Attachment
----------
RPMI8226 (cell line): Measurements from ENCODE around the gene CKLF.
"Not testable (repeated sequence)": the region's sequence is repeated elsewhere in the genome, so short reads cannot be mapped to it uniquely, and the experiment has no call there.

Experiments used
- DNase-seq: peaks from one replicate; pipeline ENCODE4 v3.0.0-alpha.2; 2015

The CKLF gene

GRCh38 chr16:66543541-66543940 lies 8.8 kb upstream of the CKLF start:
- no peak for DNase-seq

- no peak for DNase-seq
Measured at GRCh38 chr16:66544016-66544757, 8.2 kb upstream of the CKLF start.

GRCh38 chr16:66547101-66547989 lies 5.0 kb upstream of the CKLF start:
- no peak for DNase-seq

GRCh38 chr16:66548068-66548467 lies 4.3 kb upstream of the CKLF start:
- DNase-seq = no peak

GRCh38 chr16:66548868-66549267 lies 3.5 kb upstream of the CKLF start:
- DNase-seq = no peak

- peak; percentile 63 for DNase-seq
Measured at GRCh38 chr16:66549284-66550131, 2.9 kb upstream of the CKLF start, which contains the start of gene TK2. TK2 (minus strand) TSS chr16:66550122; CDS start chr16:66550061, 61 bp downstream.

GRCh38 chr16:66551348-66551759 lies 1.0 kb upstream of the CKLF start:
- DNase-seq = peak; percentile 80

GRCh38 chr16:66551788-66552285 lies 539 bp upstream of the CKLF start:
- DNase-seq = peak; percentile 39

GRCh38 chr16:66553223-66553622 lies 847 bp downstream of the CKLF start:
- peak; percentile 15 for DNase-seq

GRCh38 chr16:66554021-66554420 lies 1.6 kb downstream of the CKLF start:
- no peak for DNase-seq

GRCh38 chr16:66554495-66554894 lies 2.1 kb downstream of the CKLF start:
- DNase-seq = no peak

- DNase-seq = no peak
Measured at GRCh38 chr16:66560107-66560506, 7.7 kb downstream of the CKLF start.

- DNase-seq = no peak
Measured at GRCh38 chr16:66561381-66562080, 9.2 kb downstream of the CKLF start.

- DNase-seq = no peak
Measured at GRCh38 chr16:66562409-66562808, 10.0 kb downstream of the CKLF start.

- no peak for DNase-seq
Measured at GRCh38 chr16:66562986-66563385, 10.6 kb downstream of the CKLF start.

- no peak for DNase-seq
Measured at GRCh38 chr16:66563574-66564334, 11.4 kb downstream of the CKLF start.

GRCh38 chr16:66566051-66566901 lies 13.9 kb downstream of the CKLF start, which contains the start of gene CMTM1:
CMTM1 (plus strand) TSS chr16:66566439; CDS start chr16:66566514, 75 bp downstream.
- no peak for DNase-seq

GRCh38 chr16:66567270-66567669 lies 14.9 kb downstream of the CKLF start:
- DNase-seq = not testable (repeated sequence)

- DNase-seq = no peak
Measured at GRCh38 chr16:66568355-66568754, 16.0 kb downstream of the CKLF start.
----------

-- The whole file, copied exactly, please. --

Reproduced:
RPMI8226 (cell line): Measurements from ENCODE around the gene CKLF.
"Not testable (repeated sequence)": the region's sequence is repeated elsewhere in the genome, so short reads cannot be mapped to it uniquely, and the experiment has no call there.

Experiments used
- DNase-seq: peaks from one replicate; pipeline ENCODE4 v3.0.0-alpha.2; 2015

The CKLF gene

GRCh38 chr16:66543541-66543940 lies 8.8 kb upstream of the CKLF start:
- no peak for DNase-seq

- no peak for DNase-seq
Measured at GRCh38 chr16:66544016-66544757, 8.2 kb upstream of the CKLF start.

GRCh38 chr16:66547101-66547989 lies 5.0 kb upstream of the CKLF start:
- no peak for DNase-seq

GRCh38 chr16:66548068-66548467 lies 4.3 kb upstream of the CKLF start:
- DNase-seq = no peak

GRCh38 chr16:66548868-66549267 lies 3.5 kb upstream of the CKLF start:
- DNase-seq = no peak

- peak; percentile 63 for DNase-seq
Measured at GRCh38 chr16:66549284-66550131, 2.9 kb upstream of the CKLF start, which contains the start of gene TK2. TK2 (minus strand) TSS chr16:66550122; CDS start chr16:66550061, 61 bp downstream.

GRCh38 chr16:66551348-66551759 lies 1.0 kb upstream of the CKLF start:
- DNase-seq = peak; percentile 80

GRCh38 chr16:66551788-66552285 lies 539 bp upstream of the CKLF start:
- DNase-seq = peak; percentile 39

GRCh38 chr16:66553223-66553622 lies 847 bp downstream of the CKLF start:
- peak; percentile 15 for DNase-seq

GRCh38 chr16:66554021-66554420 lies 1.6 kb downstream of the CKLF start:
- no peak for DNase-seq

GRCh38 chr16:66554495-66554894 lies 2.1 kb downstream of the CKLF start:
- DNase-seq = no peak

- DNase-seq = no peak
Measured at GRCh38 chr16:66560107-66560506, 7.7 kb downstream of the CKLF start.

- DNase-seq = no peak
Measured at GRCh38 chr16:66561381-66562080, 9.2 kb downstream of the CKLF start.

- DNase-seq = no peak
Measured at GRCh38 chr16:66562409-66562808, 10.0 kb downstream of the CKLF start.

- no peak for DNase-seq
Measured at GRCh38 chr16:66562986-66563385, 10.6 kb downstream of the CKLF start.

- no peak for DNase-seq
Measured at GRCh38 chr16:66563574-66564334, 11.4 kb downstream of the CKLF start.

GRCh38 chr16:66566051-66566901 lies 13.9 kb downstream of the CKLF start, which contains the start of gene CMTM1:
CMTM1 (plus strand) TSS chr16:66566439; CDS start chr16:66566514, 75 bp downstream.
- no peak for DNase-seq

GRCh38 chr16:66567270-66567669 lies 14.9 kb downstream of the CKLF start:
- DNase-seq = not testable (repeated sequence)

- DNase-seq = no peak
Measured at GRCh38 chr16:66568355-66568754, 16.0 kb downstream of the CKLF start.